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Get Some Kick with Cajun Shrimp

Get Some Kick with Cajun Shrimp

February 28, 2011
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I live in the Midwest – meat-and-potatoes land. But this time of year – near Mardi Gras – is when I hear the most talk about Cajun food.

I confess that I didn’t know much about this ethnic group or style of cooking. In my head, Cajun = spicy. But I love to learn new things, and I love to try new recipes, so I did a little research. Here’s what I found out: Cajuns are an ethnic group with French roots and they make up a big part of Louisiana’s population. Their style of cuisine is local, meaning that they utilize meat and vegetables that can be harvested near their homes, and their meals are simple to prepare. You will often hear of Cajun meals with seafood, and side dishes of grains (like rice) and vegetables because that produce is local to southern states.

The reason that Cajun culture is connected with Mardi Gras celebrations (the “anything goes” festivities prior to Lent), is because Mardi Gras originated in medieval France. So, since Cajuns have French history, there is a lot of Mardi Gras celebrating – which includes great Cajun food.

In an effort to get into the celebratory spirit, I put my new found Cajun knowledge to the taste bud-test. I decided to try a new recipe: Spicy Cajun Shrimp. And guess what? I liked it so much, I’m putting New Orleans on my list of places to visit!

Begin heating your grill. If it’s a gas grill, you’ll want it turned to Medium heat. If you’re using charcoal, you’ll know it’s ready when the coals are ash white.

Now prepare the kabob ingredients. Have raw shrimp peeled and deveined. I bought a one-pound bag of shrimp at my local grocer that came like that – genius! Just make sure the shrimp is thawed in advance for easy skewering and even grilling.

Rinse off the lemons and green onion. To prepare the onions, I like to use kitchen shears. Since we’ll be spearing these green onion chunks for grilling, we want the meatiest part of the onion. So, trim off the little roots at the bulb end, and cut off the flimsy, long green part. What’s left in between there is the more substantial part of the onion. Go ahead and cut that remaining portion into three 2-inch sections.


Now slice the lemon. I found it easiest to remove the ends, then cut the lemon in half. That made it really simple to carefully cut thin slices without having the lemon roll around. I also discovered that thinner lemon slices are easier to skewer.


Next, layer the ingredients on the kabob skewers. We have Teflon-coated metal skewers we can throw in the dishwasher and reuse over and over – so handy! But, if you’re going the wooden skewer route, you will want to soak your skewers in water for at least 20 minutes before adding the ingredients. This will prevent the skewers from burning.

Alternate layering shrimp, onion, then a lemon slice. I discovered that the easiest way to skewer the lemon was to press on the edges so it “bows” a little in the middle. Then, slide the skewer through one side of the soft part and out the other. This threading technique kept the slices on the skewer best.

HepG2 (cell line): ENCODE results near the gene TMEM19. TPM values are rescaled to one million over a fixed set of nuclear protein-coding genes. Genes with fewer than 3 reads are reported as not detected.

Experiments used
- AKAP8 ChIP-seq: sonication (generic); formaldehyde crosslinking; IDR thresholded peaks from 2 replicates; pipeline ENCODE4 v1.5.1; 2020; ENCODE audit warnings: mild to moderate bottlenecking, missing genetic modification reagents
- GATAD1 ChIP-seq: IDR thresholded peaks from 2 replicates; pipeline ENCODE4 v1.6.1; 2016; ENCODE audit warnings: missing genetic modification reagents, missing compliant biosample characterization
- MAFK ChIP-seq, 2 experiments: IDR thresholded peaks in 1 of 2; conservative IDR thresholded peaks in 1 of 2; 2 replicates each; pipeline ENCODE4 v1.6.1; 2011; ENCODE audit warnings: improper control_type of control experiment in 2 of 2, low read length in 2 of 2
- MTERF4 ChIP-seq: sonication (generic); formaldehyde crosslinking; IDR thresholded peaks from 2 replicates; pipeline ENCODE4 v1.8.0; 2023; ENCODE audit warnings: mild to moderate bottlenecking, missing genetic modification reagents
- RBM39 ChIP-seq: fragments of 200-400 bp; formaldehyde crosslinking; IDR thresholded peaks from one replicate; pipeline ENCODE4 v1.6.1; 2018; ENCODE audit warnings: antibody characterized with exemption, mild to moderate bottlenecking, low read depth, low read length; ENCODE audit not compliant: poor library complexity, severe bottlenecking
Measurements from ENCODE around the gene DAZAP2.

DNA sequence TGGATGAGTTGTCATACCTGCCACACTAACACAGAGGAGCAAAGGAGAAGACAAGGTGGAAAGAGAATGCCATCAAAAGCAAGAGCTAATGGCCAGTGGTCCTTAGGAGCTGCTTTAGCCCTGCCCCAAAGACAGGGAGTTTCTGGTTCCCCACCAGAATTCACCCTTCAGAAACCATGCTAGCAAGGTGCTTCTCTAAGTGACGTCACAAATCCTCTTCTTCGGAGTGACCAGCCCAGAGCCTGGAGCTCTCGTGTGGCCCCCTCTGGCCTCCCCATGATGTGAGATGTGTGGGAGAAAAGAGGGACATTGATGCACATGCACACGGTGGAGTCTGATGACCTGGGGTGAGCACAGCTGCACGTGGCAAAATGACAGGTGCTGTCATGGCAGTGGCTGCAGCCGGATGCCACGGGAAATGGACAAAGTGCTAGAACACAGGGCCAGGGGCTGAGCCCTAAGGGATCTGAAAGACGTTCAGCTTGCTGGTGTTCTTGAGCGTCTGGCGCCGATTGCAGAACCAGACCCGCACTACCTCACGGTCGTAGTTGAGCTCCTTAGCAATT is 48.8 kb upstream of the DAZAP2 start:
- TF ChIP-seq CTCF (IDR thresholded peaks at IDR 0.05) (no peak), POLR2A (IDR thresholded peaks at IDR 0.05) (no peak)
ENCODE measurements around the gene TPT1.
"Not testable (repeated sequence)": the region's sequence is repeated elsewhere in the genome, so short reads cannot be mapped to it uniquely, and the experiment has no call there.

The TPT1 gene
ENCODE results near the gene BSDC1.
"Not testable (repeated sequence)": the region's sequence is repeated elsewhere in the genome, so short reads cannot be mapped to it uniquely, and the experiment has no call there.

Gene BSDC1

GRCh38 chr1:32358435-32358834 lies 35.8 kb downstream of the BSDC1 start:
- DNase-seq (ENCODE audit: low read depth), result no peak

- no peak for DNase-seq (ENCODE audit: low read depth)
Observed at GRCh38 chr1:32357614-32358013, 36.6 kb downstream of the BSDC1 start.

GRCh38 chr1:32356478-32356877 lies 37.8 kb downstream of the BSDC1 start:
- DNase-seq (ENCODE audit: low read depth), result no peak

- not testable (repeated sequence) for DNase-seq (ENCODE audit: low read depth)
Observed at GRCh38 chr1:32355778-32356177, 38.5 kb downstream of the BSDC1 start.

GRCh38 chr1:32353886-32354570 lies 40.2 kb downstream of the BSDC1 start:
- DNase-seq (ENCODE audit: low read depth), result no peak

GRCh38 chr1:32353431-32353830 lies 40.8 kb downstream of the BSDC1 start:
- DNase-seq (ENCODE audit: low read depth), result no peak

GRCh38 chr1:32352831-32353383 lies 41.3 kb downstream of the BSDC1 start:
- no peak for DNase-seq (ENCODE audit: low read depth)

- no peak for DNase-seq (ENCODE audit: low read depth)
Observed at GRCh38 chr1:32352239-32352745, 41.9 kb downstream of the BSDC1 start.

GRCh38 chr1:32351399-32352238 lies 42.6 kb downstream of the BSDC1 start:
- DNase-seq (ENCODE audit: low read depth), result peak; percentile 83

One other tip: We love making kabobs, so in the past we got excited and packed them full. But, if you use long skewers like we did, leave a little empty space at the bottom of the skewer. The heat doesn’t reach that part very well, so the kabobs may be undercooked there. Or, you can leave it on the grill until it’s cooked through, but the rest of your kabob will be over-done.


Now is a good time to recruit your significant other or roommate to finish up the kabobs while you prepare the kickin’ Cajun sauce. But, if you’re preparing these solo, have no fear! The sauce only takes a few minutes to prepare and you’ll be ready to grill. Here’s Ryan, lending a hand.


The Cajun sauce is really simple to prepare. Just grab a 1-quart saucepan and add all of the ingredients: butter, ketchup, dried thyme, Worcestershire sauce, pepper, garlic and ground red pepper. Stir it all together and cook over medium heat until the butter is melted. I used this great little sauce whisk from Ryan’s grandma to make sure all the ingredients were thoroughly combined.


When the butter is completely melted, use a brush to coat the kabobs with Cajun sauce. Then, bring the pan out to the grill.


Grill the kabobs and turn them regularly so they are evenly cooked. All the while, brush them with the sauce. We even whipped up a second batch of sauce to make sure our kabobs were bathed in Cajun flavor!

As you can tell, it was well after dark when our kabobs hit the grill (that’s what you get for grilling during the winter in Minnesota!). If you attempt the same, you’ll need a light in order to check for the shrimp to be cooked. When they are, they turn a nice pink color.


Once the kabobs are cooked through, bring them in and serve them up with New Orleans-style “dirty rice” and steamed veggies. You’ll have a meal with a kick, and you’ll be itching to try more Cajun recipes like I was!


Give this Spicy Cajun Shrimp recipe a try, and make sure to come back and rate and review the recipe.

Come back in a few days when Mallory will share a twist on a classic Mac and Cheese recipe.

Amanda is paid to write for the Land O’Lakes Recipe Buzz® Blog.
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Looks so good. I will try it. Thank you for sharing.

Posted March 08, 2016 by Jade

Hi, I love your recipes, they are simple and delicious. Do you know how to make sauce to mix boiled crawfish? I have a cousin, she owns a seafood restaurant, she went to Louisiana to learn how to make that sauce, she does really well but she would never share her secrect. If you know how to make that sauce, can you share with us? Thank you in advance. 😊 Jade

Posted March 08, 2016 by Jade